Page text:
The revenues would be used to give tax and other incentives to develop clean and renewable energy such as wind and solar energy, coal plants that capture their carbon dioxide emissions, and ethanol made from cellulosic feedstocks such as prairie grasses and wood chips.

Musharraf to end emergency rule

ISLAMABAD, Pakistan &

President Pervez Musharraf will lift Pakistan's state of emergency only after changing the constitution to ensure he cannot be hauled before a court, a senior official said today, as lawyers held more protests against the retired general.

Musharraf purged the judiciary, jailed thousands of opponents and silenced television news channels after he suspended the constitution and declared emergency rule on Nov. 3.

The U.S.-backed leader said he acted to prevent political chaos and give authorities a freer hand against Islamic militants, though critics accuse him of a last-ditch power grab before the previous Supreme Court could declare his continued rule illegal.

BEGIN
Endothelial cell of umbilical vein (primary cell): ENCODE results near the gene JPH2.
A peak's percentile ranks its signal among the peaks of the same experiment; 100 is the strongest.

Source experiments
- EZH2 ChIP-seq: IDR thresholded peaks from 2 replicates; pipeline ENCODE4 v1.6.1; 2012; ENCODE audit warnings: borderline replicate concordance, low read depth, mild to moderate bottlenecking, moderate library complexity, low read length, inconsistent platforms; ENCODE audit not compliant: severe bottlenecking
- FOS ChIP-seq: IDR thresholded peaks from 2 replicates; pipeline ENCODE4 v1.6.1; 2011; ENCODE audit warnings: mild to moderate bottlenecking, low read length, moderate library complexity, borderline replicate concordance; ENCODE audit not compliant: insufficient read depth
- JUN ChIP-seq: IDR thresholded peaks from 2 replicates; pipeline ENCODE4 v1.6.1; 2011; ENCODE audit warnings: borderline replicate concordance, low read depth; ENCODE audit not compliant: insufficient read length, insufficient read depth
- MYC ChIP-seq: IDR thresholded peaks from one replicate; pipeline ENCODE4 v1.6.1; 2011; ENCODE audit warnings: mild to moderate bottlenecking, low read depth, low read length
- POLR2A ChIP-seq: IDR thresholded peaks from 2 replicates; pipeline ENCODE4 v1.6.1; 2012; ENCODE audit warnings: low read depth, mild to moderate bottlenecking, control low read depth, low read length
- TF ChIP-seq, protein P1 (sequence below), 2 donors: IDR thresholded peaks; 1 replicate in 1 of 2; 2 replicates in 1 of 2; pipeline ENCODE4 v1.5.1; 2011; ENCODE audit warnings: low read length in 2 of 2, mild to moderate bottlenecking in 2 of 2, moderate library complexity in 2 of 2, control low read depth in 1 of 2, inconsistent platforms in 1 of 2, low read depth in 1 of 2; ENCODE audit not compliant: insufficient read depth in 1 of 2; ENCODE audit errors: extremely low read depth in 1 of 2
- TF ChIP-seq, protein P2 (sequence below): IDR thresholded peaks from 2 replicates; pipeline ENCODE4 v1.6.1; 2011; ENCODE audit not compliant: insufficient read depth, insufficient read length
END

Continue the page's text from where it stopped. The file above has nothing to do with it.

Attorney General Malik Mohammed Qayyum told The Associated Press that the president, who has acknowledged that he breached the constitution, will amend the charter to protect his decisions from legal challenges.

Qayyum said government legal experts were finalizing the changes and that they would be announced before Musharraf lifts the emergency on Saturday, but provided no details.

Suspect arrested in bus stop shooting


An 18-year-old man was arrested in a shooting at a school bus stop that injured six young people, police said.

Nicco Tatum was arrested Wednesday in Denver after authorities received a tip that he was headed to Chicago on a bus, police Capt. Kirk Primas said. Tatum is expected to be booked on six counts of attempted murder with a deadly weapon and six counts of battery with a deadly weapon.

Police were still searching for a second suspect.